Steak and swordfish

Del Frisco’s plays for high steaks and wins

Here’s very good news for steak lovers in Louisville: Del Frisco’s, an old-school steakhouse that’s enjoyed local landmark status for 30 years, is running at the top of its form.

Steak has always been big in Louisville, with a broad variety of options ranging from high-end chains like Morton’s and Ruth’s Chris to mini-chains like Jeff Ruby’s, and locals like the decades-old Pat’s and the newer Z’s Steakhouse and Oyster Bar, not to mention the beefy Argentine delights of Palermo Viejo.

Amid all this protein action, Del Frisco’s seemed to temporarily lose its luster, and after a couple of disappointing visits a while back, I hadn’t returned. But good news travels fast, and I’ve been hearing reports that Del Frisco’s has quietly regained its glow. Old-timers will be delighted to learn that the affable owner-host Audrey Lapp remains on hand to greet you.

We made haste to check it out, heading over there recently with a couple of friends for a dinner involving aged, USDA prime steaks and other delicious goodies, along with quality service and prices more than fair by steakhouse standards.

Did I mention that Del Frisco’s is “old school”? This definition suits the style of the place as well as the bill of fare. Extending through several rooms in the same St. Matthews commercial building that houses Havana Rumba, it projects the image of a classy if rather conservative club. Decor is based on heavy wall and ceiling beams, wall treatment that resembles aged parchment, exposed white brick and stained glass.

Well-spaced tables are draped in white over dark brown and set with comfortable leather chairs, and a couple of bronze and crystal chandeliers hang over the main dining room. A bar area offers more casual seating and, in one section, overstuffed leather furniture that looks comfy enough to sleep in.

The menu features a wide variety of steaks in many cuts and sizes: rib-eyes, sirloin strips, filet mignon, prime rib and more, priced in small and large sizes and combinations, mostly in the $30 range, prime rib a little less. A dish of tournedos (the tip end of tenderloins) may be had for a mere $28; a massive Chateaubriand is $60, but that serves two. At least.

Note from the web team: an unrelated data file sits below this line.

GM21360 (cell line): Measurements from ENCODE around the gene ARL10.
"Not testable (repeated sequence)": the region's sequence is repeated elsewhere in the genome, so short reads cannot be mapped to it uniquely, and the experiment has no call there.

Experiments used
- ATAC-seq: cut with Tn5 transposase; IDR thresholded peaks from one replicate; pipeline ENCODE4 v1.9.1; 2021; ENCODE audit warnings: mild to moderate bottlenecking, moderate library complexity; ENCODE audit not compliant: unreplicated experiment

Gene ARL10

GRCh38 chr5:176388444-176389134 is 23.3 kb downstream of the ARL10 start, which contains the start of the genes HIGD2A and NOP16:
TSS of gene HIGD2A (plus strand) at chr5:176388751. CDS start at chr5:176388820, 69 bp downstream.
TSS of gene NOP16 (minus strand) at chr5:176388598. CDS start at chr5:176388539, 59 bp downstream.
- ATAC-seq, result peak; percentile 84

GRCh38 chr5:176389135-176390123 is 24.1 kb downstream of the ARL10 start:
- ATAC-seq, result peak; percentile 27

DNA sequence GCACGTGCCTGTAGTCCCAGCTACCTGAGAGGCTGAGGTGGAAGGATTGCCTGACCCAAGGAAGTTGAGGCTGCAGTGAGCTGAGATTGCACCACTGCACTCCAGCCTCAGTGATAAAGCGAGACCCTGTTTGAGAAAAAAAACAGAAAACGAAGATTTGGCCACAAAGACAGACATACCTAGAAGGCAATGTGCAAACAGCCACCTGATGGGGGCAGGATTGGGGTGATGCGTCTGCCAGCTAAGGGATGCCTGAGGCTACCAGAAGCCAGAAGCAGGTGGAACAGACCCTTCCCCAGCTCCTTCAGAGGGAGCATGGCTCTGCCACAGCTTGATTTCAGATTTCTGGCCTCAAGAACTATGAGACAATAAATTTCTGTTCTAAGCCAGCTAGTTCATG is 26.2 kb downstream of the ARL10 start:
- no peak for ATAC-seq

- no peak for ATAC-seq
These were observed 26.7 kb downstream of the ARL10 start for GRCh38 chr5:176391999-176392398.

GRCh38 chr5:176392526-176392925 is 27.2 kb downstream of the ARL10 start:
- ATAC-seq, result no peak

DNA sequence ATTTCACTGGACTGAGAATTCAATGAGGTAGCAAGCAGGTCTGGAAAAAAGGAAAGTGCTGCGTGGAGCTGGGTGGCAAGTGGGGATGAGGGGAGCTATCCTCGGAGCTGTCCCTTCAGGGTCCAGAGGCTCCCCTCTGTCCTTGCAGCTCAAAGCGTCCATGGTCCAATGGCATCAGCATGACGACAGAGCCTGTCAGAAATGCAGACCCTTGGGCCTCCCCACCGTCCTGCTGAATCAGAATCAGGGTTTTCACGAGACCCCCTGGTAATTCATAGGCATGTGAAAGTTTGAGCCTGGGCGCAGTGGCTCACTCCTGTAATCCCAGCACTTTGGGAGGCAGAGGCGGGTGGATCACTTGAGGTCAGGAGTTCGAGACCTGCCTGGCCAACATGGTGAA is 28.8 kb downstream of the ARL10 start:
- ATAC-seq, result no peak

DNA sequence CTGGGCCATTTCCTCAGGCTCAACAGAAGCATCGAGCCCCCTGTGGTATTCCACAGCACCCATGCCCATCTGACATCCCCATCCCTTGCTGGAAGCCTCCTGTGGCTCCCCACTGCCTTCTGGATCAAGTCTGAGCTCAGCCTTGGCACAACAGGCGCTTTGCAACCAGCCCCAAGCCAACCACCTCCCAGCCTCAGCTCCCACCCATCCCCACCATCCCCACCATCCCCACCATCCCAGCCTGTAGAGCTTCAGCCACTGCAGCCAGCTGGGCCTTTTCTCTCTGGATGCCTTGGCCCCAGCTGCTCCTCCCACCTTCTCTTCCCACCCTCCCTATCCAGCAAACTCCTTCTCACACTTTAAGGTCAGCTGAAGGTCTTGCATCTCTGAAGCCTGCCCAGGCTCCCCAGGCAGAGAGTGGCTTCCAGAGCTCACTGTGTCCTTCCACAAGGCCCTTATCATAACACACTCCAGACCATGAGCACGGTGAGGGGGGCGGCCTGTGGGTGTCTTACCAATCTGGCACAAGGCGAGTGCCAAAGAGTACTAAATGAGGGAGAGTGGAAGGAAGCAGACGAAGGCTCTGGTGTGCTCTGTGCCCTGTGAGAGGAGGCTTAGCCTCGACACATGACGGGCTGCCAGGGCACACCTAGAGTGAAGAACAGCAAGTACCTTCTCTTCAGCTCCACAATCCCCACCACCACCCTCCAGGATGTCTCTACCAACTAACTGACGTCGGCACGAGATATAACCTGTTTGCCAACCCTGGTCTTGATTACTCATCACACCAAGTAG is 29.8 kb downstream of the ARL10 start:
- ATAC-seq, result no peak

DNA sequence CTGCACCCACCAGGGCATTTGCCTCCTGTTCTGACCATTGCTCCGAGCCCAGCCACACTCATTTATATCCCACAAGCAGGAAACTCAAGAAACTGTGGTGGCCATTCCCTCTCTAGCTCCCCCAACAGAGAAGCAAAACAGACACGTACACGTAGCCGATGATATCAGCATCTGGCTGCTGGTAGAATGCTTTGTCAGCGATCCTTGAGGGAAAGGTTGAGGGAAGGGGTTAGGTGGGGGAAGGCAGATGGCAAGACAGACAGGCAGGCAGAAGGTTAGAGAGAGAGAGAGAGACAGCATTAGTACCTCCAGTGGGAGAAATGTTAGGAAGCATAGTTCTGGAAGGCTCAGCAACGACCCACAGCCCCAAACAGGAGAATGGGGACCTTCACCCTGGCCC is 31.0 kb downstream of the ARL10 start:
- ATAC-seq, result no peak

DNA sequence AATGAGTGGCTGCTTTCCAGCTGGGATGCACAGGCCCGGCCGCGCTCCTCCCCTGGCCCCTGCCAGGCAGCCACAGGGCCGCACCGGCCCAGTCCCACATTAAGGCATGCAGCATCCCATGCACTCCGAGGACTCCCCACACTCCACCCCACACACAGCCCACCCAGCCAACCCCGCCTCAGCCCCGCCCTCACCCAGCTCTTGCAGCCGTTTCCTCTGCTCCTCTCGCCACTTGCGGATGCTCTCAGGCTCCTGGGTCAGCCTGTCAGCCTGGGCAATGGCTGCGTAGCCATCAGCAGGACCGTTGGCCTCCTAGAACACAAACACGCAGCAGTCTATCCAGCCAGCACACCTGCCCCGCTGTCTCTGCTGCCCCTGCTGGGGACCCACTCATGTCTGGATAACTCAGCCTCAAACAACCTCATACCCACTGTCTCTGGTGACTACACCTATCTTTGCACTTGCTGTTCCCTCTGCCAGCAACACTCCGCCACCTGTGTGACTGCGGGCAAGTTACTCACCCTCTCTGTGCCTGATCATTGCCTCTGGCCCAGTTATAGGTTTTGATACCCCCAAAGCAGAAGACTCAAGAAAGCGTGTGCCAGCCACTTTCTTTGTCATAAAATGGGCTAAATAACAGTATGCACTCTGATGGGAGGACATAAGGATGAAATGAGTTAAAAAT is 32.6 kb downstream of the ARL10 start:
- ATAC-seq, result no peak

If you’d prefer your dinner on the surf side of the turf, shrimp, swordfish, lobster tail, king crab legs and salmon are available, and should anyone wish a pork or chicken dish in this temple to the noble bovine, you’ll find one of each on the bill of fare. Salads and side dishes round out the a la carte menu, so you can build a respectable tab if you pick and choose. Still, as noted, you can get out of here for a bit less than at some of the high-end steak competition.

Vegetables? Oh, yeah, veggies. Actually, the side dishes include a number of well-prepared and flavorful veggie options, not least of which is Del Frisco’s iconic spinach dish, Green Phunque, which would be anathema to vegetarians thanks to its bacon content. Still, one of our group preferred a meatless dinner and was delighted when the kitchen graciously offered to put together a tray of steamed broccoli and cauliflower, grilled asparagus, a white-and-wild-rice pilaf and a silver boat of thick sharp cheese sauce.

The rest of the gang leapt onto the meat like hungry lions on a wildebeest. The 12-ounce rib-eye ($31.95) was delivered rare as ordered, seared brown on the exterior and unimpeachable in texture and flavor. A side order of Del Frisco’s steak fries ($4.95) the size of small golden logs also won raves.

A combo filet-and-swordfish dinner ($28.95) featured a 2-inch-thick filet mignon, tender as butter and perfectly medium-rare as ordered, and a slab of grilled swordfish, mild as veal and fresh as springtime. It was served simply with fresh lemon and drawn butter. A broiled salmon fillet ($24.95) was just right, too, perfectly fresh, grilled but not overcooked.

A flotilla of sides and apps floated around the table: Home-style loaves of delicious, fresh-baked white bread, sliced thick and served with oversize crocks of whipped butter, seemed to arrive in endless refills. An appetizer order of a dozen crisply fried oysters ($12.95) was more than enough to go around, crisp and golden, with a spicy cocktail sauce and the simple option of fresh lemon. A Caesar salad ($6.50) and Del Frisco’s salads ($7.50) were well-made and ample, and a bowl of onion soup ($6.75) was thick and rich, under a blanket of melted provolone on a thin crouton.

The 50-item wine list yielded a bottle of Argyle 2009 Oregon Pinot Noir ($45), crisp and food-friendly with tart cherry flavors, and a seductive slice of turtle cheesecake ($8.95) divided four ways put an exclamation point on a first-rate meal.

The tab, as noted, wasn’t cheap but definitely competitive by steakhouse standards at $219.31 for four; courteous and skilled service from Mrs. Lapp’s granddaughter Cathy earned a 20-percent-plus tip.

Del Frisco’s
4107 Oechsli Ave.
Rating: 88